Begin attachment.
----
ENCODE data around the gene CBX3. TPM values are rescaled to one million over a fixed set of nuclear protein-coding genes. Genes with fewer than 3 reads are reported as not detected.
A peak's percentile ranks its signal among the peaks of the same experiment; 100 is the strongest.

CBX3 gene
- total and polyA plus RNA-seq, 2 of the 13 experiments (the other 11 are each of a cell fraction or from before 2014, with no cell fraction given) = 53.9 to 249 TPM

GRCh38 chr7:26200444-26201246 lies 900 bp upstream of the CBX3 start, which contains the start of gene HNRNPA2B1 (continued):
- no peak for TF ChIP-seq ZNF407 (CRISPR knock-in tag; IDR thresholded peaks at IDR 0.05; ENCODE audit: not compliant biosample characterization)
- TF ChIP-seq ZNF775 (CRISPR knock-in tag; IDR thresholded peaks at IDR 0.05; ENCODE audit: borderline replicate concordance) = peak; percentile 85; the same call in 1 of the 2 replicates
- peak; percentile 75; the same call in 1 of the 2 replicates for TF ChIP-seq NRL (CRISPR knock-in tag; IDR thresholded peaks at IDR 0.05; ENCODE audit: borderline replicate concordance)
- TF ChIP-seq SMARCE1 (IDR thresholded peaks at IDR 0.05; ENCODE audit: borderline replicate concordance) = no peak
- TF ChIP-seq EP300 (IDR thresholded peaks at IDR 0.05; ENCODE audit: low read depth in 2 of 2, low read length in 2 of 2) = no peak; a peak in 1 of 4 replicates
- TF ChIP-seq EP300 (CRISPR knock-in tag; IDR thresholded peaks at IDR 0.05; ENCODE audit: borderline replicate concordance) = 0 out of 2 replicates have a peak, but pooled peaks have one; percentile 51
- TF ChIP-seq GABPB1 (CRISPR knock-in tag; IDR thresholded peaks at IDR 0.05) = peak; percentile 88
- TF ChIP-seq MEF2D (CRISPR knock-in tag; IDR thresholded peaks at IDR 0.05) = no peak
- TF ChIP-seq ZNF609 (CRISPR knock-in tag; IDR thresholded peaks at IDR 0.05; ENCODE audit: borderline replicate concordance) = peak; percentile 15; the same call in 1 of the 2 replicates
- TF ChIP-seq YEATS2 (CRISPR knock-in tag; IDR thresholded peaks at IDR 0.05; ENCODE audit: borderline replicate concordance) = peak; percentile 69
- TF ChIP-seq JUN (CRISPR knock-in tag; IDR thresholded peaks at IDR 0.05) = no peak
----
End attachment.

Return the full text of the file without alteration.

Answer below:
ENCODE data around the gene CBX3. TPM values are rescaled to one million over a fixed set of nuclear protein-coding genes. Genes with fewer than 3 reads are reported as not detected.
A peak's percentile ranks its signal among the peaks of the same experiment; 100 is the strongest.

CBX3 gene
- total and polyA plus RNA-seq, 2 of the 13 experiments (the other 11 are each of a cell fraction or from before 2014, with no cell fraction given) = 53.9 to 249 TPM

GRCh38 chr7:26200444-26201246 lies 900 bp upstream of the CBX3 start, which contains the start of gene HNRNPA2B1 (continued):
- no peak for TF ChIP-seq ZNF407 (CRISPR knock-in tag; IDR thresholded peaks at IDR 0.05; ENCODE audit: not compliant biosample characterization)
- TF ChIP-seq ZNF775 (CRISPR knock-in tag; IDR thresholded peaks at IDR 0.05; ENCODE audit: borderline replicate concordance) = peak; percentile 85; the same call in 1 of the 2 replicates
- peak; percentile 75; the same call in 1 of the 2 replicates for TF ChIP-seq NRL (CRISPR knock-in tag; IDR thresholded peaks at IDR 0.05; ENCODE audit: borderline replicate concordance)
- TF ChIP-seq SMARCE1 (IDR thresholded peaks at IDR 0.05; ENCODE audit: borderline replicate concordance) = no peak
- TF ChIP-seq EP300 (IDR thresholded peaks at IDR 0.05; ENCODE audit: low read depth in 2 of 2, low read length in 2 of 2) = no peak; a peak in 1 of 4 replicates
- TF ChIP-seq EP300 (CRISPR knock-in tag; IDR thresholded peaks at IDR 0.05; ENCODE audit: borderline replicate concordance) = 0 out of 2 replicates have a peak, but pooled peaks have one; percentile 51
- TF ChIP-seq GABPB1 (CRISPR knock-in tag; IDR thresholded peaks at IDR 0.05) = peak; percentile 88
- TF ChIP-seq MEF2D (CRISPR knock-in tag; IDR thresholded peaks at IDR 0.05) = no peak
- TF ChIP-seq ZNF609 (CRISPR knock-in tag; IDR thresholded peaks at IDR 0.05; ENCODE audit: borderline replicate concordance) = peak; percentile 15; the same call in 1 of the 2 replicates
- TF ChIP-seq YEATS2 (CRISPR knock-in tag; IDR thresholded peaks at IDR 0.05; ENCODE audit: borderline replicate concordance) = peak; percentile 69
- TF ChIP-seq JUN (CRISPR knock-in tag; IDR thresholded peaks at IDR 0.05) = no peak